Under Review: Fujiya & Miyagi – Ventriloquizzing

Following a band from its early days can bring about a mix of emotions as the band travels through its career. Though you become attached to the musical characteristics of their early days, you have to accept that they’ll eventually begin to branch out, possibly becoming more popular in the process. Though I didn’t come to them at the very beginning, I was certainly an early and ardent fan of British electro-poppers Fujiya & Miyagi. Their second album (and first wide release), Transparent Things, was my favorite album of 2006, and it remains the single most played album in my iTunes library. Even then, the krautrock-fixated group was going through changes, having added a live bass player to augment the original duo’s minimalist beats. With 2008’s Lightbulbs, F&M added a drummer, but cut back on the nonstop run of winning songs. Sure, that record had plenty of great tunes, but the band seemed eager to shed the image that had been bestowed upon them.

Along comes Ventriloquizzing, their second album as a real-live band. The first thing that stands out about the record is its distinct lack of the classic krautrock ‘motorik’ beat. In fact, the chugging, 4/4 rhythm doesn’t arrive until the penultimate song, “Tinsel And Glitter,” and even then it’s in a slightly fractured mode. Having freed themselves from the constraints of a recognizable beat, Fujiya & Miyagi seem unsure as to where to go next. Ventriloquizzing isn’t a bad album, but it’s not nearly as gratifying as the band’s previous two. Lyrics that were once oblique and abstract have been replaced with ones that are predictable and monotonous. Did you know that yo-yos go up and down, kind of like how people can change their minds? “Yo Yo” explains that over and over again. The jagged “Spilt Milk” is somewhat refreshing in its sparseness, but is too spindly to make a lasting impression. A handful of tracks do stand out, like the lopsided funk of “Taiwanese Boots” and the throbbing “Sixteen Shades Of Black And Blue.” They’re hardly “Collarbone” or “Knickerbocker,” but they come out on top by association.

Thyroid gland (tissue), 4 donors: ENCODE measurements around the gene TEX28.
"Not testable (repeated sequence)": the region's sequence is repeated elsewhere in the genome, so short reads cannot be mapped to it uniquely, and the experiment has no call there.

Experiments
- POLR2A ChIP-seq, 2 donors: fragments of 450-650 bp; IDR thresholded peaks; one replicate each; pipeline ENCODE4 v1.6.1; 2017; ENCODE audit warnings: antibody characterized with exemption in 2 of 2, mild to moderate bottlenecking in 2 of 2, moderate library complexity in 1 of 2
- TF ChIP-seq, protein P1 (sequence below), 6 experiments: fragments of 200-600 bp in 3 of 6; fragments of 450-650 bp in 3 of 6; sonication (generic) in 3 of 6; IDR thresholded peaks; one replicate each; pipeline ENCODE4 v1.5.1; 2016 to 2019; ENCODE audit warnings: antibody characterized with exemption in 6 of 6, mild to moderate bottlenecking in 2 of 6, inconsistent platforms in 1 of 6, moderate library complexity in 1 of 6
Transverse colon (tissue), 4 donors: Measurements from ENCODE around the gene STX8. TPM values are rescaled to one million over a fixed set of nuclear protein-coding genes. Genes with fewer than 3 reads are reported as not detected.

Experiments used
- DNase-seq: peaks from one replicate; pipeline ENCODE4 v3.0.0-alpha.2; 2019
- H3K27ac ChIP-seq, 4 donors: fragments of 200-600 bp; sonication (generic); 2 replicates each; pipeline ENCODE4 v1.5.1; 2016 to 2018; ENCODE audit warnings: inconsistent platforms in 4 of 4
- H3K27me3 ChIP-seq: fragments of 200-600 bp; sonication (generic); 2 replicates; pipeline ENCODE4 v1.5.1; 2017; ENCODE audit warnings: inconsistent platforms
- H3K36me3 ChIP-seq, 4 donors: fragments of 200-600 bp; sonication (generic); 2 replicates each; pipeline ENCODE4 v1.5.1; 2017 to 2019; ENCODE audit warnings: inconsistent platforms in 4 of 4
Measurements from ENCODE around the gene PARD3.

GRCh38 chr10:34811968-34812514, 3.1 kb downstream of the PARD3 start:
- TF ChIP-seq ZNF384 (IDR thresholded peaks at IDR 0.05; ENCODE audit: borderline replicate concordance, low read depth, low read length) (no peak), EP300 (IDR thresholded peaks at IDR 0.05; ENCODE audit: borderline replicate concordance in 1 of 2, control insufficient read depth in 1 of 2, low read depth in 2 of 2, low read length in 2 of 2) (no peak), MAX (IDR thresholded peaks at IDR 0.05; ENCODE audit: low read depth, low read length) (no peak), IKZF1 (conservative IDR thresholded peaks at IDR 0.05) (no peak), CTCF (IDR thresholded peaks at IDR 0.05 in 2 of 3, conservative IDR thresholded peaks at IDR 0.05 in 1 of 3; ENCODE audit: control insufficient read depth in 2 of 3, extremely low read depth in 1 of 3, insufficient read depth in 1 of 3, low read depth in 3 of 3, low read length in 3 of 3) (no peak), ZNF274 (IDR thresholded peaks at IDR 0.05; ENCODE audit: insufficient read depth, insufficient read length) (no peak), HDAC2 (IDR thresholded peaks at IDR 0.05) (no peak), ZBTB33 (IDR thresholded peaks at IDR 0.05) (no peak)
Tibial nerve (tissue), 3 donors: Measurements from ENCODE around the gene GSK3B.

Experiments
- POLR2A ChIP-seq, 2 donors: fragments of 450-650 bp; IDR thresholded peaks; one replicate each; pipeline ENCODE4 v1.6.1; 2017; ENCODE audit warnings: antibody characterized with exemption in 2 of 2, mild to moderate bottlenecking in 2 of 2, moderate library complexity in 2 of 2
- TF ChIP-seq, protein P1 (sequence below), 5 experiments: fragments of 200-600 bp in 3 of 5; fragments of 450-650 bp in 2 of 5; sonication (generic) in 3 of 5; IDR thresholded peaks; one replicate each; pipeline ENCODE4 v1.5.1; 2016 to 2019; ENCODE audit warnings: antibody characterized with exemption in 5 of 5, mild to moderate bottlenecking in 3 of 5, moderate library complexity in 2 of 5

The problem is that, the more time Fujiya & Miyagi spend in the public eye, the more their inherent mystery dissolves. When David Best and Steve Lewis started the project just over 10 years ago, their personal obscurity perfectly complimented the otherworldliness of their music. Lyrics were whispered to the point of indecipherability, and beats and atmospheres were coaxed out of archaic synthesizers. Now, Fujiya & Miyagi are a band. They’re presented as a band, they sound like a band, and they release records like Ventriloquizzing, just like a band would. Can they recapture the magic of their heyday? Perhaps, but not with so many humans weighing them down.

~ by E. on January 28, 2011.

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